Gerontology is the study of ageing at the individual and societal levels. It examines the changes humans undergo as they age, as well as the impact of growing proportions of older people on social institutions, labour markets, welfare systems and families. It investigates the relationships between generations and the interconnections between our older and younger selves. Insights are taken from social policy, demography, sociology, biology, healthcare sciences, psychology and economics. Gerontology is thus a fundamentally interdisciplinary subject which leads to a fascinating variety of careers.
The programme aims to provide you with:
* critical appreciation of key theoretical perspectives in gerontology and their application to the analysis of issues concerning ageing and the life course
* understanding of contemporary debates in gerontology surrounding the lives of older people, their families and societies in developed and developing countries
* the ability to evaluate policies and initiatives concerning population ageing, welfare provision and quality of life of older people, their families and carers
* competence in qualitative and quantitative research methods and their application to key research questions
* the ability to design and conduct independent research in gerontology using appropriate research methods
* preparation for a career in the field of gerontology and applied health and social sciences
Compulsory modules: Ageing, health and well-being; Demographic change, ageing and globalisation; Perspectives in gerontology; Researching contemporary issues in ageing societies
One substantive module from: Population and health; Population, poverty and policy; Population, resources and the environment; The mixed economy of welfare; Understanding population change; Understanding social change
Plus one research methods module from: Design and statistical analysis of surveys; Philosophy, methodology and research design; Qualitative methods
Plus: Dissertation (15,000 words; MSc only)
Universities in the United Kingdom use a centralized system of undergraduate application: University and College Admissions Service (UCAS). It is used by both domestic and international students. Students have to register on the UCAS website before applying to the university. They will find all the necessary information about the application process on this website. Some graduate courses also require registration on this website, but in most cases students have to apply directly to the university. Some universities also accept undergraduate application through Common App (the information about it could be found on universities' websites).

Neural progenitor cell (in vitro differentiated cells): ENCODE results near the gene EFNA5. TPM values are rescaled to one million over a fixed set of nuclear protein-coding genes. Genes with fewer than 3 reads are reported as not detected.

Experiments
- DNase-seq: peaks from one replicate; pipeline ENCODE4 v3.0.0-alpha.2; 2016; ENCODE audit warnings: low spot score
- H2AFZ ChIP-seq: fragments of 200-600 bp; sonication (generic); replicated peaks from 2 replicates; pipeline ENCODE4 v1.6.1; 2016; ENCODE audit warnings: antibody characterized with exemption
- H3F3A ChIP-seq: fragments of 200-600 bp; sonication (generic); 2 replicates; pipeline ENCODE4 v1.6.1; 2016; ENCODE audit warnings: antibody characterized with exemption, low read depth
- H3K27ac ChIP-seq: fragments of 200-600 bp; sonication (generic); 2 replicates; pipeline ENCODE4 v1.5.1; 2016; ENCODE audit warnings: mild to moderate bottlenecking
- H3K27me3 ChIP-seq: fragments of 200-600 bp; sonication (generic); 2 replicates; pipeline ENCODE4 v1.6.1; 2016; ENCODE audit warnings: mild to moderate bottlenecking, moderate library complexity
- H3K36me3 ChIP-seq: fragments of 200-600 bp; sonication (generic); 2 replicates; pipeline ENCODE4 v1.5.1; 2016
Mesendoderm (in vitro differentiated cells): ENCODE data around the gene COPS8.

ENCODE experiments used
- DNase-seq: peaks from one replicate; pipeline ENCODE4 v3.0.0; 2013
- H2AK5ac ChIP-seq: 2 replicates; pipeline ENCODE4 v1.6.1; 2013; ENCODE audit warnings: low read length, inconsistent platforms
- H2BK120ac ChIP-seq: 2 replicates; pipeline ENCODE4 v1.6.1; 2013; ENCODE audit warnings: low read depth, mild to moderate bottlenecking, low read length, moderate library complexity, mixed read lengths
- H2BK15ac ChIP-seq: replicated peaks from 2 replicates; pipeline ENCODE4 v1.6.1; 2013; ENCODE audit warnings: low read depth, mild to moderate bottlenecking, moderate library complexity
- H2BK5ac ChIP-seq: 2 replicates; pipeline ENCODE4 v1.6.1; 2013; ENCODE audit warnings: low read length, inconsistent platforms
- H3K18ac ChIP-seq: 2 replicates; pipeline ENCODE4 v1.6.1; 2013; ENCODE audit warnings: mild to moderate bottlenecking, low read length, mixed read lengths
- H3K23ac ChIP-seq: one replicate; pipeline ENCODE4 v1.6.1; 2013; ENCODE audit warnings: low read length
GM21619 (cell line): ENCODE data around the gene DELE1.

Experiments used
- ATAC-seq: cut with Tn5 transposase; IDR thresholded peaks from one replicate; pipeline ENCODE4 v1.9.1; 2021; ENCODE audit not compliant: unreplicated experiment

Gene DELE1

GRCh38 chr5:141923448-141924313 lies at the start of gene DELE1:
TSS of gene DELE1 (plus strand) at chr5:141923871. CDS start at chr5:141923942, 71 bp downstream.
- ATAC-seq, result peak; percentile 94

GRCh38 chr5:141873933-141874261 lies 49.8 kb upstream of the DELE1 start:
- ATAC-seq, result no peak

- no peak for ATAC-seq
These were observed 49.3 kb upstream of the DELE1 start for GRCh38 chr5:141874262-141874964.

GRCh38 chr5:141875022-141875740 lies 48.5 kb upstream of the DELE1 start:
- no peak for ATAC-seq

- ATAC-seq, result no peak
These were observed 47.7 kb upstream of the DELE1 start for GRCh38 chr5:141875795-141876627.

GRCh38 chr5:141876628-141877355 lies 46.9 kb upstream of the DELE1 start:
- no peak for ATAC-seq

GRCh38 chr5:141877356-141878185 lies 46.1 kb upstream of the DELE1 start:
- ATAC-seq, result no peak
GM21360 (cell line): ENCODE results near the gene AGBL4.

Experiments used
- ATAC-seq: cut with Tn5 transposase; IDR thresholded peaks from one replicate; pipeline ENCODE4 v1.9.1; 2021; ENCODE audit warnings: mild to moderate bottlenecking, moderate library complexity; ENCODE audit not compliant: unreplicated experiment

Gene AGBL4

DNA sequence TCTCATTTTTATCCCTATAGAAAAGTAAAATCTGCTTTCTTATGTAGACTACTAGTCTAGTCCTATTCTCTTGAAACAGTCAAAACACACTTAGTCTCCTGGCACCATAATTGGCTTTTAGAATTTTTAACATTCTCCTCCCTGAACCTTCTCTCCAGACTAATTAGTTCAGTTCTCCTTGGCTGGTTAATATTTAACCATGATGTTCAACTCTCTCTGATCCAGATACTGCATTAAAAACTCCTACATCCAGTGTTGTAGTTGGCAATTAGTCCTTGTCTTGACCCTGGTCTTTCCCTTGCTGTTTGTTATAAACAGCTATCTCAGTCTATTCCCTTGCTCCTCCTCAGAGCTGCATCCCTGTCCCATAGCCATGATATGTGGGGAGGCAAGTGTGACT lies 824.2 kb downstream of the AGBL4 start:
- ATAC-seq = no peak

Both undergraduate and graduate students may receive three types of responses from the university. The first one, “unconditional offer” means that you already reached all requirements and may be admitted to the university. The second one, “conditional offer” makes your admission possible if you fulfill some criteria – for example, have good grades on final exams. The third one, “unsuccessful application” means that you, unfortunately, could not be admitted to the university of you choice.
All universities require personal statement, which should include the reasons to study in the UK and the information about personal and professional goals of the student and a transcript, which includes grades received in high school or in the previous university.